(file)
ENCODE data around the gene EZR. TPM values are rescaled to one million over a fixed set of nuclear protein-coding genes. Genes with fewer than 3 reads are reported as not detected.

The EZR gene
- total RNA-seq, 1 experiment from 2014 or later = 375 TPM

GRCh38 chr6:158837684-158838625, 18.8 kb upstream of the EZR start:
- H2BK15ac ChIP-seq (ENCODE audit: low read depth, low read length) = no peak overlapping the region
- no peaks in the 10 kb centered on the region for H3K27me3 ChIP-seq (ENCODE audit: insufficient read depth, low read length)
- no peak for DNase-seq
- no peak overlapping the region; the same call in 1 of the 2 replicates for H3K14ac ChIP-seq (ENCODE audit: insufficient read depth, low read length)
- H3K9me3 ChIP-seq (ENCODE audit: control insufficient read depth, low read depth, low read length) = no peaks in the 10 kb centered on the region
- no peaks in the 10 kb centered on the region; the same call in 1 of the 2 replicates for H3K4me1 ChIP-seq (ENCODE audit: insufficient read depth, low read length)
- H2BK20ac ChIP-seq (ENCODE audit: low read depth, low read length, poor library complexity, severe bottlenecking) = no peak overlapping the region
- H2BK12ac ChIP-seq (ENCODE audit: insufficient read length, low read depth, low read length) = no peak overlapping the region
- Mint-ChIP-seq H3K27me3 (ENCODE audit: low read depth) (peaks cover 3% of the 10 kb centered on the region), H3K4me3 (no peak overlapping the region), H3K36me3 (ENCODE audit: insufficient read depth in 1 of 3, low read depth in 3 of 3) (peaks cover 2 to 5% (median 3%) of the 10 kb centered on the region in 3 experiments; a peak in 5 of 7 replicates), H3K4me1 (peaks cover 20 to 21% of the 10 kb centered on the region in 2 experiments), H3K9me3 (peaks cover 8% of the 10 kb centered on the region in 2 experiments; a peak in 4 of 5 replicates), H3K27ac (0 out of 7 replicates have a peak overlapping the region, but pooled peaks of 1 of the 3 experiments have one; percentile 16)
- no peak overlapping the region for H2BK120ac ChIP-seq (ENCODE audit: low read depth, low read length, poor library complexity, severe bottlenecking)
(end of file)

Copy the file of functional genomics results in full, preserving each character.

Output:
ENCODE data around the gene EZR. TPM values are rescaled to one million over a fixed set of nuclear protein-coding genes. Genes with fewer than 3 reads are reported as not detected.

The EZR gene
- total RNA-seq, 1 experiment from 2014 or later = 375 TPM

GRCh38 chr6:158837684-158838625, 18.8 kb upstream of the EZR start:
- H2BK15ac ChIP-seq (ENCODE audit: low read depth, low read length) = no peak overlapping the region
- no peaks in the 10 kb centered on the region for H3K27me3 ChIP-seq (ENCODE audit: insufficient read depth, low read length)
- no peak for DNase-seq
- no peak overlapping the region; the same call in 1 of the 2 replicates for H3K14ac ChIP-seq (ENCODE audit: insufficient read depth, low read length)
- H3K9me3 ChIP-seq (ENCODE audit: control insufficient read depth, low read depth, low read length) = no peaks in the 10 kb centered on the region
- no peaks in the 10 kb centered on the region; the same call in 1 of the 2 replicates for H3K4me1 ChIP-seq (ENCODE audit: insufficient read depth, low read length)
- H2BK20ac ChIP-seq (ENCODE audit: low read depth, low read length, poor library complexity, severe bottlenecking) = no peak overlapping the region
- H2BK12ac ChIP-seq (ENCODE audit: insufficient read length, low read depth, low read length) = no peak overlapping the region
- Mint-ChIP-seq H3K27me3 (ENCODE audit: low read depth) (peaks cover 3% of the 10 kb centered on the region), H3K4me3 (no peak overlapping the region), H3K36me3 (ENCODE audit: insufficient read depth in 1 of 3, low read depth in 3 of 3) (peaks cover 2 to 5% (median 3%) of the 10 kb centered on the region in 3 experiments; a peak in 5 of 7 replicates), H3K4me1 (peaks cover 20 to 21% of the 10 kb centered on the region in 2 experiments), H3K9me3 (peaks cover 8% of the 10 kb centered on the region in 2 experiments; a peak in 4 of 5 replicates), H3K27ac (0 out of 7 replicates have a peak overlapping the region, but pooled peaks of 1 of the 3 experiments have one; percentile 16)
- no peak overlapping the region for H2BK120ac ChIP-seq (ENCODE audit: low read depth, low read length, poor library complexity, severe bottlenecking)